Reprieve for businesses as court stops implementation of minimum tax
Published on: April 19, 2021 03:52 (EAT)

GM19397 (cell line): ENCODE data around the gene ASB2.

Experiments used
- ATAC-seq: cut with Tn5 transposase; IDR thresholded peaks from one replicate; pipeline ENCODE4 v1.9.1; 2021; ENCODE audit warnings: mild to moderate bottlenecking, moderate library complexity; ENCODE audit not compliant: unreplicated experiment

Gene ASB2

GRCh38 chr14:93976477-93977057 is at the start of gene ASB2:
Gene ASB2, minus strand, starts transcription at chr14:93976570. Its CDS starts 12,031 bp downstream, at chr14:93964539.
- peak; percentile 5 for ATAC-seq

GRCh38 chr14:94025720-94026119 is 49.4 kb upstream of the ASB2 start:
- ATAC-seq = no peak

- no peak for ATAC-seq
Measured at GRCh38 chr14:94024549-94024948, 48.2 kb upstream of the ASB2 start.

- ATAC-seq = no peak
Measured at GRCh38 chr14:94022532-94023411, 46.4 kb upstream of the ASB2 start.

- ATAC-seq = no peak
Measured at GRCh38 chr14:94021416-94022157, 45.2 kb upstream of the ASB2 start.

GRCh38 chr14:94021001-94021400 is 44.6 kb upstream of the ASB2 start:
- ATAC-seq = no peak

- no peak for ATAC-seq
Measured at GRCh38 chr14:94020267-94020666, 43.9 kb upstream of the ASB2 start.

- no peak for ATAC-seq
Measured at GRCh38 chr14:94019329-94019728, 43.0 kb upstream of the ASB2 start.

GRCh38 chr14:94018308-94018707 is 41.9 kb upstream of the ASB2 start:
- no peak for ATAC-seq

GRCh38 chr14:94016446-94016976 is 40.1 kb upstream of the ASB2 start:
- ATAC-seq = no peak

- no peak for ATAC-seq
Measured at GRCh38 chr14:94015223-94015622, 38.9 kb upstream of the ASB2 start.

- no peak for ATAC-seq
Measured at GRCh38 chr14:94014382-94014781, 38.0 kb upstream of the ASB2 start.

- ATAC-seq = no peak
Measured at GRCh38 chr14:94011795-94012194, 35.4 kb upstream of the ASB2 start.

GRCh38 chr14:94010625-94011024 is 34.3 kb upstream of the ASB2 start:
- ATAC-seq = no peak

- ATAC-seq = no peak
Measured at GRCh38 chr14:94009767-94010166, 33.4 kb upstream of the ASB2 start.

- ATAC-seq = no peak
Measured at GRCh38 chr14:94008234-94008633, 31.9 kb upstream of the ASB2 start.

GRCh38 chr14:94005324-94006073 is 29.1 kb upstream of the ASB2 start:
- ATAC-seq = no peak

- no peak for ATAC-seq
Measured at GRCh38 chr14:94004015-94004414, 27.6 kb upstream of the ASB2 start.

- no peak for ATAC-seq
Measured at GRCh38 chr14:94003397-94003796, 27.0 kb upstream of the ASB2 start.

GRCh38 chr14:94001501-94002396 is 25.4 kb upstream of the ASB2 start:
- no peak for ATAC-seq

Hundreds of thousand of business around the country can breathe a sign of relief with the High Court of Kenya stopping the implementation of the minimum tax. The halting of the tax whose first installment was to fall due on Tuesday follows a petition challenging the implementation of the new tax by the Kitengela Bar Owners Association. In its ruling on Monday, the High Court issued conservatory orders blocking the Kenya Revenue Authority (KRA) from effecting the tax pending the hearing and determination of the petition. The officials of the association sued the National Assembly alongside KRA’s Commissioner General and the Attorney General arguing the minimum tax contravenes the constitution. In their argument, the petitioners stated the implementation of the tax would result in the annihilation of their business alongside the majority of small and medium enterprises (SMEs) which are already struggling to generate any income under adverse economic conditions. Moreover, the petitioners state the minimum tax is a contravention of Section 15 (1) of the Income Tax Act (ITA) which argues taxes should only be subjected to gains/profit and not turnover as visioned by the minimum tax. Further, the aggrieved party states the minimum tax does not allow for the deduction of expenses and cost before the deduction of due tax arrears. At the same time, the petitioners have warned tax obligations under the minimum tax could rise beyond the statutory 30 per cent corporate tax leaving a heavier taxation burden. In addition, the petition argues the minimum tax cares less about the ability of taxpayers to pay up while the majority of SMEs lie in loss making territory in their early years. Charged at the rate of one per cent of gross turnover, the minimum tax came into being through the 2020 Finance Act and was promoted by National Treasury Cabinet Secretary Ukur Yatani as a cure for tax evasion perpetrated through the declaration of ‘artificial losses’. The tax was to be paid in four installments and on the 20th day of each period ending on the fourth, sixth, ninth and twelfth month of the year of income. Technically, this means business would account for the tax on April 20, July 20, October 20 and January 20. The implementation of the tax has recently come under fire from other quarters with the Federation of Kenyan Employers (FKE) for instance saying the tax will only serve to add to the burden faced by businesses during the pandemic. “Enterprises are struggling to stay afloat due to the COVID-19 pandemic. If pushed further, the small and medium enterprises could be tipped into premature closure, hurting jobs and the economy,” the FKE said on February 27. Tax experts and analysts have meanwhile warned of the ill-fated consequences from the implementation of such a tax which would weigh heavily on firms with high turnovers but with low profit margins. “It’s actually a punishment so to speak. We did present this argument to the National Assembly, but we do know how the government is hungry for money. Think of a business in the fast moving consumer goods (FMCG) category such as a supermarket. The margins are so low that at no point will the income tax exceed one per cent of turnover,” PKF Partner Michael Mburugu told Citizen Digital in an interview in January this year. The petition against the provisions of the minimum tax is expected to feature again on May 19 when parties to the case highlight their submissions to the court.